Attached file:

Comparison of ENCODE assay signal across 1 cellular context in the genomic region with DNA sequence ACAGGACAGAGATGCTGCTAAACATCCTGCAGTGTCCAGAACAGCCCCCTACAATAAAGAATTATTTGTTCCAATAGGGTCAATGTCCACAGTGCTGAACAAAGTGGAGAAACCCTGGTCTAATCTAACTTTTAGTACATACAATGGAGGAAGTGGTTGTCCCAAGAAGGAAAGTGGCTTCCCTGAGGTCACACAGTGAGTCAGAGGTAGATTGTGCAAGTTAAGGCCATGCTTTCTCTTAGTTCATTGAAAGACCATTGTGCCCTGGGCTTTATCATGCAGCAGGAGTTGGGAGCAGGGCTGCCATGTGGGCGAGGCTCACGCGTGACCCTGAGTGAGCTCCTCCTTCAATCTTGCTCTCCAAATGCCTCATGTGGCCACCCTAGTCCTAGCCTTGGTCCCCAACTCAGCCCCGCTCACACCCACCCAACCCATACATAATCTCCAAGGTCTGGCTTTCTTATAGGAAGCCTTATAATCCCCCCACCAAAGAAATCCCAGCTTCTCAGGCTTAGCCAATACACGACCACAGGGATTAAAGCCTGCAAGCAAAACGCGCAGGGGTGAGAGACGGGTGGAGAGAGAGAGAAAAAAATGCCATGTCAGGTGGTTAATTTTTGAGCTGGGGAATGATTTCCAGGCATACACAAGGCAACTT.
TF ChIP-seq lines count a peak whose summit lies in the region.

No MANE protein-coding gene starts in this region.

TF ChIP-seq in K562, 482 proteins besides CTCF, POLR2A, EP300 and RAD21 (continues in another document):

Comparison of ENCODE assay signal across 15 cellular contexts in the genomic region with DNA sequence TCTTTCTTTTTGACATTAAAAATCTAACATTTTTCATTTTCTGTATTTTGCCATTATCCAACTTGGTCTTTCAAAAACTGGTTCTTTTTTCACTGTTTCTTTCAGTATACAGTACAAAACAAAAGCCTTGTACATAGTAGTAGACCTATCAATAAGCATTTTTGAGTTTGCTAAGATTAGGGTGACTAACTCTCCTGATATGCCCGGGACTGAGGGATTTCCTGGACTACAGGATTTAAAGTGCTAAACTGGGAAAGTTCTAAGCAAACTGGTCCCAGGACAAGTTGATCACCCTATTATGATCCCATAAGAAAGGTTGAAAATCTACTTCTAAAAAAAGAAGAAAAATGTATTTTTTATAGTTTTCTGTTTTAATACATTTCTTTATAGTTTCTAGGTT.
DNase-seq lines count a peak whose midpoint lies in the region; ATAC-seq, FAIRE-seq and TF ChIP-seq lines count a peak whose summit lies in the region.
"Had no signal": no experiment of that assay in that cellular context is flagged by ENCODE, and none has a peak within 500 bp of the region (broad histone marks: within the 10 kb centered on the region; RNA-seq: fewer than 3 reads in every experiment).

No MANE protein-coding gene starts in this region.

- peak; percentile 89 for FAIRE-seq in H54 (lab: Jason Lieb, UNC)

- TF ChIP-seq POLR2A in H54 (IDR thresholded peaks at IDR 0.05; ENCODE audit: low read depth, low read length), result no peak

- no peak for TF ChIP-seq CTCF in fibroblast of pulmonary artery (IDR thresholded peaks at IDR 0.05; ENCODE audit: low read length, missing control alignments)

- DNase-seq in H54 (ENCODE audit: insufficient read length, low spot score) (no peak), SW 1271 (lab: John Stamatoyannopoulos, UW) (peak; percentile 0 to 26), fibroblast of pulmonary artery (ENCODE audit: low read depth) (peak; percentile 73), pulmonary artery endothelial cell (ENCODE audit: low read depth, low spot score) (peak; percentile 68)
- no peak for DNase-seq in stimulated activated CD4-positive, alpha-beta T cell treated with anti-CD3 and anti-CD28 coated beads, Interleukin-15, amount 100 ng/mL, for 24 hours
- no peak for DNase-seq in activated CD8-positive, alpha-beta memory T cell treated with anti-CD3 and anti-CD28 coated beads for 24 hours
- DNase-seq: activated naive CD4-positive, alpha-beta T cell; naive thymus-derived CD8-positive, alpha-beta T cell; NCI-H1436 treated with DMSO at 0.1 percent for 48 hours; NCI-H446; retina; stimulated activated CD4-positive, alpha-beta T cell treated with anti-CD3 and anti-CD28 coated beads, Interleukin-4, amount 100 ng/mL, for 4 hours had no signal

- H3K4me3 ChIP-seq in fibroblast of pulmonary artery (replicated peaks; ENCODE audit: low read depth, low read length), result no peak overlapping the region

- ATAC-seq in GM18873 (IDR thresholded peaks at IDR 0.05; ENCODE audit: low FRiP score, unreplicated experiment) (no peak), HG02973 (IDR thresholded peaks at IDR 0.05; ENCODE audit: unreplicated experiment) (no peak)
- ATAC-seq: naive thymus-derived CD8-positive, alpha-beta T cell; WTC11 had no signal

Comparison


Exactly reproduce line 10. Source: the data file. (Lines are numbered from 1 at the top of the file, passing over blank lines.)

- TF ChIP-seq POLR2A in H54 (IDR thresholded peaks at IDR 0.05; ENCODE audit: low read depth, low read length), result no peak